Last Summer I worked at a local movie theater and let me tell you, we hated MoviePass. Sure, it brought in revenue, but it was a lot more hassle than standard ticket sales. MoviePass is a movie subscription service and app that burst into prominence in late 2017 by offering essentially unlimited movies (one a day) at a price of $9.95/month that attracted 150,000 subscribers in two days after its announcement. By the end of the year there would over 1,000,000. And in April it had ballooned to 3,000,000. MoviePass became able to offer this deal as it was backed by investors who hoped MoviePass would gain enough of a subscriber base to use as leverage against theater to obtain better deals and become a major player in the movie theatre ecosystem. Essentially, the investors sought to subsidize moviegoers until the company gained the power to restrict MoviePass from working with certain theaters that did not give into the pressure. Until then, MoviePass and its investors would lose money, and lose money they did. Some $20,00,000 by April 2018. As the number of users grew app crashes and bugs, like account terminations and mysterious charges MoviePass refused to take responsibility for, would increase and go unaddressed for extended periods. The chaos would continue to compound when MoviePass revealed it could not pay its bills and required a $5,000,000 loan, an announcement soon followed by a 50% subscription price hike to $15/month and a slashing of movie options, no more free A-list releases, something I would be yelled at over in my ticket booth frequently. Soon after this would come a 90% cut in the number of movies the service offered a month, from a max of 30 to a mere 3 movies.
Both customers and theaters would begin to feel their heads bounce like ping-pong balls as changes to MoviePass regarding monthly pricing, surge pricing, inconsistent and inconvenient film restrictions, and a litany of consistent bugs and crashes. Not more than a few months could go by without MoviePass substantially altering its business plan. I was witness firsthand to the substantial frustration this caused for hundreds of movie-goers, many of whom soon spoke loudly of dropping the service after one too many bad interactions. Not a day went by without some complication or ruckus over app issues or user confusion over recent changes to the app. Often small crowds would build up out front and inside the theatre as people tried to figure out what was going on, disrupting lines and normal ticket sales. By summer’s end MoviePass’ coffers were demolished from subsidizing a summer’s worth of tickets and the company would report losses of $130,000,000 over that quarter alone alongside a marked loss in subscribers. Something that became apparent in my last few weeks working, as MoviePass users became a much more uncommon occurrence.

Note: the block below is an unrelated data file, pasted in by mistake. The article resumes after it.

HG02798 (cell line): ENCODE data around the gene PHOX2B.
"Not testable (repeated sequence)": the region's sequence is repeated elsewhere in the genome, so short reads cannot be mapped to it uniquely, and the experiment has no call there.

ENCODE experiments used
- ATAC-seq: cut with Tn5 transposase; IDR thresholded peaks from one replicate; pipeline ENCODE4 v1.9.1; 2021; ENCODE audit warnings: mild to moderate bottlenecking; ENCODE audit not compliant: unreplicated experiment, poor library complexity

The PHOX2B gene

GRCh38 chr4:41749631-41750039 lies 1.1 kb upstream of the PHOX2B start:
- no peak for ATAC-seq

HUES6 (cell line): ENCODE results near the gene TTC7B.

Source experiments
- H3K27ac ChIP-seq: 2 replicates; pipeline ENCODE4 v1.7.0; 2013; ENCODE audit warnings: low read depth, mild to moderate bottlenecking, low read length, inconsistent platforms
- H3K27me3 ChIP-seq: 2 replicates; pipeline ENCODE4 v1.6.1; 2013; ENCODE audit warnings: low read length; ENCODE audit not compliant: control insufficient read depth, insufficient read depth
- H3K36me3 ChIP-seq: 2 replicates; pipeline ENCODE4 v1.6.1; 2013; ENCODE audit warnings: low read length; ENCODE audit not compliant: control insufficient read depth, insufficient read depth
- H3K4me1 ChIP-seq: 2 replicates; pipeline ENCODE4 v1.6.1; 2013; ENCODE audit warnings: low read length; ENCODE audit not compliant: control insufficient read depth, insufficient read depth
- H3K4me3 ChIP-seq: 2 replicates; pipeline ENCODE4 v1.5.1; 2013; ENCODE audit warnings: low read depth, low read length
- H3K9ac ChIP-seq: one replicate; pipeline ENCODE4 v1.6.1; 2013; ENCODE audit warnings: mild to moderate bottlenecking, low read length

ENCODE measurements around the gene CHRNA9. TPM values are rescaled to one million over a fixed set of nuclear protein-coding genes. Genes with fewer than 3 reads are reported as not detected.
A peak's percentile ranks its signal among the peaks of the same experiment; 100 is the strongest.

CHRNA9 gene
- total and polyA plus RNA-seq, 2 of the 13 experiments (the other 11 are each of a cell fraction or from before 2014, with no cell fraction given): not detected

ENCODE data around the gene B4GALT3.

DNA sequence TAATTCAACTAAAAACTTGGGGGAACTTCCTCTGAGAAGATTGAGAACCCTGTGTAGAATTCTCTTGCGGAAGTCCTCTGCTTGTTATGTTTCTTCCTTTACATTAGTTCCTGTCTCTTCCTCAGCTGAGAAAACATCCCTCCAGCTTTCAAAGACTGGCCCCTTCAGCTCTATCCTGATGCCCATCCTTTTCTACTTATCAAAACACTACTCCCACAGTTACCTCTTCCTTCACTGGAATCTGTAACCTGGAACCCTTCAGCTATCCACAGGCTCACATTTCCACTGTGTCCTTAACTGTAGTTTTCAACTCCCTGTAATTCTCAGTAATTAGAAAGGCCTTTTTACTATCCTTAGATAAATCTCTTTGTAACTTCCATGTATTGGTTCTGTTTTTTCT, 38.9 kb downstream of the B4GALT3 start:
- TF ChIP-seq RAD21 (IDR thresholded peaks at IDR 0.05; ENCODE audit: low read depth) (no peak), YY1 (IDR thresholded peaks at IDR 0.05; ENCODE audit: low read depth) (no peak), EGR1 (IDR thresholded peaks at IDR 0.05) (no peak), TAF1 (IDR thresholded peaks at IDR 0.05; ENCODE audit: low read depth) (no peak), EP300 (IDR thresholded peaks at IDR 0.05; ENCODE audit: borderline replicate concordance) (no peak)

It was a fascinating experience to witness the perfect storm of what not to do as a company and the risks one takes with an innovative new business plan. Poor communication with customers on changes, terrible customer service (more than a few customers were hung up on in front of me after asking reasonable requests for clarification on changes in company policy or when they were seeking explanations for unwanted charges), offering too good a deal to have been reasonably sustainable, failure to address technical issues, and a clear underestimating of the people’s willingness to aggressively suck every last drop of value out of something offering “unlimited” movies. There was quite a bit of account sharing going on, artificially increasing the number of subscriptions that maxed out their movie-limits. Currently the service offers itself at $10/month, if you sign up for a year, and allows daily movies, at the risk of locking your account if you see too many movies a month. Considering the regular rules changes, this stipulation is rather vague and disturbing. What movie lover wants to play Russian roulette with a subscription service? Fewer and fewer, evidently.